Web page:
[If you have not already done so, you must
read the Introduction
001 002 Prologue 001-002 003 004 005 Chap 1 003-005
Chap 2 006 007 008 Chap 3 007-008 009 010 Chap 4 009-010 011 012 013 Chap 5 011-013 014 015 016 017
Chap 6 014-017 018 019 Chap 7 018-019 020 021 022 023 Chap 8 020-023 024 025 026 027 Chapter 9 024-027 028 029
Revenge Should Have No Bounds 030
I don’t believe in astrology and the phases and alignment of the planets and all that stuff, and I don’t read the daily horoscopes. But I have wondered over the years if Dad’s way of looking at the world was not somehow determined by the fact that he was born the day Pearl Harbor was bombed. Whatever the reason, he’s one of the few people who, I believe, really tried to do more for his country and other people than he expected from them in return. He was a patriot without the quotation marks.
In the late fall of 1988 just before I went off to college he asked me to go for a long walk with him in the forestland that abutted our property. It was a trek we had made together many times during my childhood and teen years, but this time he wanted to “talk about important things” rather than just “enjoy the nature around us.”
“You’re old enough now,” he began as we crossed a small stream that was the rear property line, “to be aware of how things are.” This was coded phrasing for him, and it referred to the divisions in the world, unfair, as he always pointed out, but there nonetheless.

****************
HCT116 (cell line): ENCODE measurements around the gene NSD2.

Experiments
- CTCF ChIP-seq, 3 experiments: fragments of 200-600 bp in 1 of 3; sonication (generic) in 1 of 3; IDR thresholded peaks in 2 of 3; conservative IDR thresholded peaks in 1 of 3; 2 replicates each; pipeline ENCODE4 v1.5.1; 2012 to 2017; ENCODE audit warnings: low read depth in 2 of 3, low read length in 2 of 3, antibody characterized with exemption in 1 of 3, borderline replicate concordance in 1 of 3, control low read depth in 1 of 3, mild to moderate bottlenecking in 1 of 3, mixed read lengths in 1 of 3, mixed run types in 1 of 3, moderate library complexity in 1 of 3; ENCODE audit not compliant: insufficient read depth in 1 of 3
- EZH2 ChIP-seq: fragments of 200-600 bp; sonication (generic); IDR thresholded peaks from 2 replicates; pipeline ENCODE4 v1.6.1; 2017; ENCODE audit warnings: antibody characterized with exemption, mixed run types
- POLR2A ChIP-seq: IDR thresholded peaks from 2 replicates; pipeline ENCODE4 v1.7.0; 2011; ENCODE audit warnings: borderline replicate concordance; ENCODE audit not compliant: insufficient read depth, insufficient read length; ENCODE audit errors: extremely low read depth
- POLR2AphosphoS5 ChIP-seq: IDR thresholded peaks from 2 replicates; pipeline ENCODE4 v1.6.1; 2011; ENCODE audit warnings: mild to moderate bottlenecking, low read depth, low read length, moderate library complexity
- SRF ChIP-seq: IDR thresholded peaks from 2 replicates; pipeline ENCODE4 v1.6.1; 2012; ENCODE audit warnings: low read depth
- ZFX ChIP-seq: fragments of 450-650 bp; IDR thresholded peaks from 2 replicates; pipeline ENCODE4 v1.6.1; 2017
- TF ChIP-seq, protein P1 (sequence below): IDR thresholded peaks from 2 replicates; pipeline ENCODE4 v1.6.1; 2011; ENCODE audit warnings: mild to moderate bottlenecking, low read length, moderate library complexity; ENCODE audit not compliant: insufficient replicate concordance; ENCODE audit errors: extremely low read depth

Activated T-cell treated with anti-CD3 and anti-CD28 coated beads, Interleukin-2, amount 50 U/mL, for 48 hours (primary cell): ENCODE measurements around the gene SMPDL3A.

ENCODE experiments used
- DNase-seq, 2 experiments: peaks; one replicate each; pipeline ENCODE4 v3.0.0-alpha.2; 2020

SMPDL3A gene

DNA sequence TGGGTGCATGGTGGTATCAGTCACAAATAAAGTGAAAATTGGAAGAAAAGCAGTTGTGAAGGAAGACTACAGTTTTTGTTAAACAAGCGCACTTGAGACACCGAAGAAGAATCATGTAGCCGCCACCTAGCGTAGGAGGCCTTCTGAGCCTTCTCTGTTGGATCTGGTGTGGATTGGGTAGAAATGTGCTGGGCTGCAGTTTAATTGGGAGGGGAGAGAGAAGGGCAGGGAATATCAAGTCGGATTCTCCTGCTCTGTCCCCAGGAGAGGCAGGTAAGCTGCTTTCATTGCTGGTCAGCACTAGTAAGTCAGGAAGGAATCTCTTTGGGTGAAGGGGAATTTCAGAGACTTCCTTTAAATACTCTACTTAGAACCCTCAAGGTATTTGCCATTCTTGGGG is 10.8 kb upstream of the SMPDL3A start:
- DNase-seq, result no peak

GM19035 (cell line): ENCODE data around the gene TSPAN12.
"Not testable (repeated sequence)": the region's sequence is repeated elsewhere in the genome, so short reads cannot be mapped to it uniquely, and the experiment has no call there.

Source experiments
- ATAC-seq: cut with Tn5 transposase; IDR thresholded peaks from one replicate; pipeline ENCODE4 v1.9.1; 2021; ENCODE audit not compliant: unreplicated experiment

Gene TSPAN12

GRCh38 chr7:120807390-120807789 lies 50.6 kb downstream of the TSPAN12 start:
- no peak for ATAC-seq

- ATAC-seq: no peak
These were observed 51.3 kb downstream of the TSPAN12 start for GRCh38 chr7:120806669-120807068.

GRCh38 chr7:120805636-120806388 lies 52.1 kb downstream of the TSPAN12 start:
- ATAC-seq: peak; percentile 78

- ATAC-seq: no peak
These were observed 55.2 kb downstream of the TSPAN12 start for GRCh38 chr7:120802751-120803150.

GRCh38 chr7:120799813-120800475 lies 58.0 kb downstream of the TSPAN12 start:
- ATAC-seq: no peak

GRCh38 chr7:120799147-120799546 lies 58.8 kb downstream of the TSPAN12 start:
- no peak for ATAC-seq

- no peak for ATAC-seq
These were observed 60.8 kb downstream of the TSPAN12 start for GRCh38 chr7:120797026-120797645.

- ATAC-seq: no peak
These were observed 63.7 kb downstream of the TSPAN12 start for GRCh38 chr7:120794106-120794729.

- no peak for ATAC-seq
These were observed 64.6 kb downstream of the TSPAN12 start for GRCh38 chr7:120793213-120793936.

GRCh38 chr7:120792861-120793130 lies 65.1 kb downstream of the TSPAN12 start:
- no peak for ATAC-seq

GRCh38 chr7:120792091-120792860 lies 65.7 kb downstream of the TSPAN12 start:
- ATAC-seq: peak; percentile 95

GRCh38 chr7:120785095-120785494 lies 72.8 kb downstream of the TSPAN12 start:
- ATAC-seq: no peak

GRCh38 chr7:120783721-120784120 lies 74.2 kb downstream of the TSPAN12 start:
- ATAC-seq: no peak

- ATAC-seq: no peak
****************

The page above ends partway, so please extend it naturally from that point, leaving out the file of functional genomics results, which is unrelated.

“That’s true,” I agreed.
“I’ve never told you about Viet Nam, but now I want to.”
After he had finished medical school and a year of residency he was all set, in 1968, to enter a residency in general surgery. Instead he enlisted in the army to serve in Viet Nam.
“But you didn’t have to, did you?” I asked.
“No,” he said, “I didn’t have to.” He paused a moment. “But it was my duty.” There were not quotation marks around the word duty either.
“How do you mean?”
“People my age were going to Viet Nam to be horribly damaged and even die, and people my age were going to Canada and Sweden to avoid that. I wanted to do my share.
“As it turned out, I couldn’t have gotten better training in general surgery, and when I returned to the states three years later I was a shoo-in for a very fine residency in reconstructive surgery. And that led, ultimately, to cosmetic surgery.
“I’ve been very, very lucky, Mazarine. The things, the money, the cars, the educations for you kids, all of that … it all came at a cost. A truly horrible cost.” And this is when he got that thousand-yard stare in his eyes I saw for the first time that afternoon. He was back in the field hospitals. “I learned what I learned and became what I became because a lot of young men had their faces blown off. I never paid them for what they gave me. Nobody ever really did. But I’ve earned a great deal of money because of them, because of their suffering.”
He stopped and turned to look at me, with great intensity. “We must never, never forget that, Mazarine. I hope you will remember it all of your life. What we owe to those young men.”
That’s it. We walked for another hour or so without a word, listening to bird songs and observing the forest. But I never did forget that afternoon or what he had said. It made a deep impression on me. It’s certainly one of the reasons I don’t cheat on my taxes. The government gets it share of every penny I earn, on Aspasia’s books or off.